All of these factual findings, taken as a whole, led the trial court to conclude, and the appellate court to affirm, that Mar-Comm of NC was, in fact, the legal agent of Mar-Comm.  As Mar-Comm’s legal agent, Mar-Comm of NC bound Mar-Comm to both the Proposal and Contract and the AIA-form contract.  So when Y&M filed its claim of lien reciting Mar-Comm as both the legal owner of the property and the party with whom Y&M contracted, Y&M was, based on the courts’ principal-agent analysis, correct!

But I’m sure Y&M and its attorneys were sweating it out ‘til the end.


The Court determined that the relationship between Mar-Comm and Mar-Comm of NC was sufficiently close-knit to salvage Y&M’s lien rights.  Unfortunately, Y&M had to litigate all the way up to the Court of Appeals to get the relief it was seeking under North Carolina’s mechanic’s lien laws.  Avoid a similar fate by making sure you know with whom you are dealing.  These tips might help:

  • Don’t rely on the plans, specifications, proposals or other documents a contracting party may provide to you in determining the owner of the real property; they don’t necessarily answer the question “who are you?” accurately.
  • Consider keeping your construction attorney on stand-by during the private contracting process; he or she can conduct a review of the real estate records to help ensure that you are, in fact, contracting with the genuine owner of the real property.
  • Consult with an attorney in preparing and filing your claim of lien; one false move, and your mechanic’s lien rights could be out the window.


Filed under Feature story, Lien Law, NC case law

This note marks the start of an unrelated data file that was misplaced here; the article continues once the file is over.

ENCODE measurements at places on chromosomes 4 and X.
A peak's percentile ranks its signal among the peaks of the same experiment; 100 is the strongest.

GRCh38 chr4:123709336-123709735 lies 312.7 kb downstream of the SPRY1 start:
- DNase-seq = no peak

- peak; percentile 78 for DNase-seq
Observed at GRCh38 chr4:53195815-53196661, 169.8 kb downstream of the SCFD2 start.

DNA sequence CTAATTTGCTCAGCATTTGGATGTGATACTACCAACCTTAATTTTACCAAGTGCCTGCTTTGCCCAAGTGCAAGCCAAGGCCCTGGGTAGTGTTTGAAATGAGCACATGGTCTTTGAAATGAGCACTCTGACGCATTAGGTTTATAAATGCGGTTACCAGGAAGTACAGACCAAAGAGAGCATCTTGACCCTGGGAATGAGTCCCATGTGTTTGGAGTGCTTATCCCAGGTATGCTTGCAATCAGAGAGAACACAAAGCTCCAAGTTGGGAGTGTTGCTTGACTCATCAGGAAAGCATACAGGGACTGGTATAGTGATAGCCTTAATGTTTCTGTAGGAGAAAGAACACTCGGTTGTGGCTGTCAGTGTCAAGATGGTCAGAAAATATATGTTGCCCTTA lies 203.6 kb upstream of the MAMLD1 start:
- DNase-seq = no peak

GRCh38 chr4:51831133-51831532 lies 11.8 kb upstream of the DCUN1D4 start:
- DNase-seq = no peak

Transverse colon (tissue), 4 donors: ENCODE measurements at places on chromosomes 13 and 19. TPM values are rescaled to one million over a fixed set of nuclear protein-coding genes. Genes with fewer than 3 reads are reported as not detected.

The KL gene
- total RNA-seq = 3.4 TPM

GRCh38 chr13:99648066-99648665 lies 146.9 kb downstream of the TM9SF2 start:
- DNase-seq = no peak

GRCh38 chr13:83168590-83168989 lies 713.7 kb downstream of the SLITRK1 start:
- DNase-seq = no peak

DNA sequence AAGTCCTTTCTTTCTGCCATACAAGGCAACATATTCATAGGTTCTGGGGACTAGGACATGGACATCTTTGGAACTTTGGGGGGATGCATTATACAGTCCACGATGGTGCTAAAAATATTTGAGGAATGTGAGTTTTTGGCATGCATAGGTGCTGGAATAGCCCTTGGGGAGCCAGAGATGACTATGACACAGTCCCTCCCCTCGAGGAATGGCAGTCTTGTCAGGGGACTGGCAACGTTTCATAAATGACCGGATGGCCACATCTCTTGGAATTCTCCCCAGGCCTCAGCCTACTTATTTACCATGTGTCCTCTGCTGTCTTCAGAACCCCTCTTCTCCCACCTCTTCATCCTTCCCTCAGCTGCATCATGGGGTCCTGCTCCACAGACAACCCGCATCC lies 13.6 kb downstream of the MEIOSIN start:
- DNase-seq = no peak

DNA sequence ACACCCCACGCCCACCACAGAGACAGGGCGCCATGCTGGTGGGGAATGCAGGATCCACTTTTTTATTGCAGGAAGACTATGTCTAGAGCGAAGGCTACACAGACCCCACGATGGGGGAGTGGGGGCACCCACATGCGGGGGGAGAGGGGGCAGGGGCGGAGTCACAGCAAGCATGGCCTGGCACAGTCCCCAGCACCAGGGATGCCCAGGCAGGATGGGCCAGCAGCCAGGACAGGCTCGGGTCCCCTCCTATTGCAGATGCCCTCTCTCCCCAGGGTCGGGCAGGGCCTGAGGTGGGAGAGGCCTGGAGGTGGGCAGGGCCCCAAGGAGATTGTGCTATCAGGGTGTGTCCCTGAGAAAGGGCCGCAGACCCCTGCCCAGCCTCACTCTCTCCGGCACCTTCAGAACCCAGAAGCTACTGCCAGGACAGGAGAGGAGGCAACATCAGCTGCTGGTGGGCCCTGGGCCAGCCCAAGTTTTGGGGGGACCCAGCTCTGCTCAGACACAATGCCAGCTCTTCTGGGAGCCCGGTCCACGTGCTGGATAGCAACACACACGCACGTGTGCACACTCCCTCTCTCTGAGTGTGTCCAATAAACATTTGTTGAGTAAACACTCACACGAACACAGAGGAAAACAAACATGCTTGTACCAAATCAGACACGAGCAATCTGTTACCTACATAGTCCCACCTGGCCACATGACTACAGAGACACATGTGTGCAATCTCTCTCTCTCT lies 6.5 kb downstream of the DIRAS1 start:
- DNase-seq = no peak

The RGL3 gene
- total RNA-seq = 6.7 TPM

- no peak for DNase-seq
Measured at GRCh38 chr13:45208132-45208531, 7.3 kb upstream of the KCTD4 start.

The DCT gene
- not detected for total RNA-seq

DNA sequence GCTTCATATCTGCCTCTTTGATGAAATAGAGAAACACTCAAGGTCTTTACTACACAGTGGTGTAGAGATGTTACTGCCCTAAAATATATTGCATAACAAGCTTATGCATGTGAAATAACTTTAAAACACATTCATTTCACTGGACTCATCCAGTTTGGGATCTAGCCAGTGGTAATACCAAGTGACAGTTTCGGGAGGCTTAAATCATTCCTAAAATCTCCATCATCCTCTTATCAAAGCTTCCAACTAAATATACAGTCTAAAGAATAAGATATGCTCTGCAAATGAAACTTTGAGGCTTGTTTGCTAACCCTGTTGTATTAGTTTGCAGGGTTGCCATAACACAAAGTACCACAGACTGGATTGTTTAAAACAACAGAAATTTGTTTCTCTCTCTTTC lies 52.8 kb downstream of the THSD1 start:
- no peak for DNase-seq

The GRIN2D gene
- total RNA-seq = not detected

5 responses to ““Who Are You?” To Preserve Lien Rights Against Owners, Get the Right Answer to that Question!

  1. Jason Herndon

    Great post, as usual! The problems which arise from the activities of related entities in these scenarios are numerous, and we have confronted some of these same issues over the last few years. One suggestion we have made to our clients is to have a short-form “questionnaire” document for prospective clients to fill out in which one of the questions requires the prospective client to identify its relationship to the property on which the improvements will be made. To the extent possible, this information should of course be independently verified. In addition to giving lien claimants a head start on gathering information for their counsel when a lien needs to be filed, any misrepresentations by the other party may give rise to an additional set of claims and/or defenses when owners (or their lenders) play these types of shell games.

    • Matthew C. Bouchard, Esq.

      As always, thanks for your thoughts, Jason! Great tip, too.

      Hope all is well downtown — let’s get together soon and compare notes on the pending lien law changes.

  2. Important case and important lesson for contractors, suppliers and anyone else interested in filing a mechanics lien. This case could very easily have gone the other way in a stricter jurisdiction!


    In addition to knowing the property owner for the purposes of filing a mechanics lien, it’s important to know it when sending a preliminary notice. Companies can invest a certain amount of money in filing a lien claim, but when sending notice after notice in jurisdictions that require pre-lien notices…how can they afford to research and verify the property owner for each of these notices? It is certainly important, because if you don’t get the notice to the property owner…did you fulfill the notice requirement at all?

    I frequently encounter this when consulting with companies, because we try to get these companies to implement useful mechanics lien and preliminary notice policies. The best policy is to verify property ownership right at the start of work.

    At my company (www.zlien.com), we include property owner verification in every preliminary notice ordered. It’s sometimes the difference between having a lien right…and not.

    • Matthew C. Bouchard, Esq.

      Great observations, Scott, and potentially salient for lien claimants here in North Carolina. Preliminary notice appears on its way; we’ll know more once the state Senate acts on the “hidden lien” legislation.

  3. Pingback: Time To File A Mechanics Lien, But Do You REALLY Know Who Owns The Property?